Photo: Belle Djerberg
07-03-19 DI Business News

Opinion: Many nationalities – but too few hands for too many jobs

We generally don’t care where our employees come from, as long as they want to work and show up on time, writes Mads Ploug, CEO at Allan Ploug A/S, in an opinion piece about the labour shortage in skilled trade businesses.

When managers in skilled trade businesses get together, the most common question is: “So, are you able to keep yourselves busy?” And for a while the standard reply has been: “Oh, not too bad,” usually followed by: “If only we could get the workers”.

Lack of labour in skilled trade businesses is neither a secret nor a new problem. But it’s the first taste of the new reality that all projections regarding the labour force in Denmark are predicting, because there are too few hands and too many jobs.

We have trouble attracting young people to physically demanding jobs. And even if we were able immediately to reverse the current tendency of young people opting for academic educations instead of vocational ones, there still wouldn’t be enough hands.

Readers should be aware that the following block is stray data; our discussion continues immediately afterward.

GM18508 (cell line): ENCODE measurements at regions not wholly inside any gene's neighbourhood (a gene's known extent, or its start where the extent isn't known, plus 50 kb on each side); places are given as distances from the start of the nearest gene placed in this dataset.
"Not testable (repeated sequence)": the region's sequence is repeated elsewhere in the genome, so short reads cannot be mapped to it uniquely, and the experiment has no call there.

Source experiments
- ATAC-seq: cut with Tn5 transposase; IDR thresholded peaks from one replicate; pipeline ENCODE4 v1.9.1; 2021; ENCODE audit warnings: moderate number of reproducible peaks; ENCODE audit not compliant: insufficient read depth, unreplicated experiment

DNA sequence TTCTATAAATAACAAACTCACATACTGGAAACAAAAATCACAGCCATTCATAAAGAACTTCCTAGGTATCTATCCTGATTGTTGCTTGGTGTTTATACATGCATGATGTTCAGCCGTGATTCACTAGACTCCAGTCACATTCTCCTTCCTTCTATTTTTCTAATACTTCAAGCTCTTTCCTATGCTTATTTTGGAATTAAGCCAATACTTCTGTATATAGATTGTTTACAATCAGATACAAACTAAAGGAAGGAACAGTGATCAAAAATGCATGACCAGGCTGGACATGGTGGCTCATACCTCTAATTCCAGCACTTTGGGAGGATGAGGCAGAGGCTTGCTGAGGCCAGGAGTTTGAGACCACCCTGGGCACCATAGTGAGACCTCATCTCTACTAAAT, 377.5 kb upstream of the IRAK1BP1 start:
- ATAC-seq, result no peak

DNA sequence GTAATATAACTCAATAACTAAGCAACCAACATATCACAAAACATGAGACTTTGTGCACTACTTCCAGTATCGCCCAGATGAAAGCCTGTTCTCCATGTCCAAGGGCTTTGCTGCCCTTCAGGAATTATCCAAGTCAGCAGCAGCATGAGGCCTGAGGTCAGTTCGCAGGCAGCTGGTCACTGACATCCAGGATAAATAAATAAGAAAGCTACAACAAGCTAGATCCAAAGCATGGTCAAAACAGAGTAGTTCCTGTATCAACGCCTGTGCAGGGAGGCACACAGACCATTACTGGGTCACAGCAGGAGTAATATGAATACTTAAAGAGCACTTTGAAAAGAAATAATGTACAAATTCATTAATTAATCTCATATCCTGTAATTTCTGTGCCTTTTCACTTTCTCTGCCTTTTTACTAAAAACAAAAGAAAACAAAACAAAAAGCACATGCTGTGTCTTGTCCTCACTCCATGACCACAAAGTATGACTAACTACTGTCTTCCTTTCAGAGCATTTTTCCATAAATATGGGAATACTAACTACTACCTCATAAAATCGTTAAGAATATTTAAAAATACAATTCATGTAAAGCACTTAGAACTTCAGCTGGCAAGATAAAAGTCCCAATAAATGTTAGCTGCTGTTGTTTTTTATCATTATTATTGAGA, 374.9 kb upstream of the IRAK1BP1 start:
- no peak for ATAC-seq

Many nationalities among us

In our company, we use both skilled and unskilled workers who are upskilled through peer-to-peer training. We have many different nationalities, and without making this a political discussion about integration, cohesiveness, benefits and quotas, we can simply note that as long as people show up to work and want to contribute, it’s a success.

The challenges we face with our employees are fundamentally alike, regardless of whether they’re from Hvidovre, Syria or Macedonia – be they problems with family, housing, partners, coming to work on time or understanding piecework.

Language is a rare challenge we have with the ethnically Danish fitters. But it continues to be our biggest problem on construction sites where the language spoken is generally Danish. But this may change over time, as has been the case in many other industries. We generally don’t care where our employees come from, as long as they want to work and show up on time. In the words of a larger Danish company: “Hire for attitude - train for skill”.

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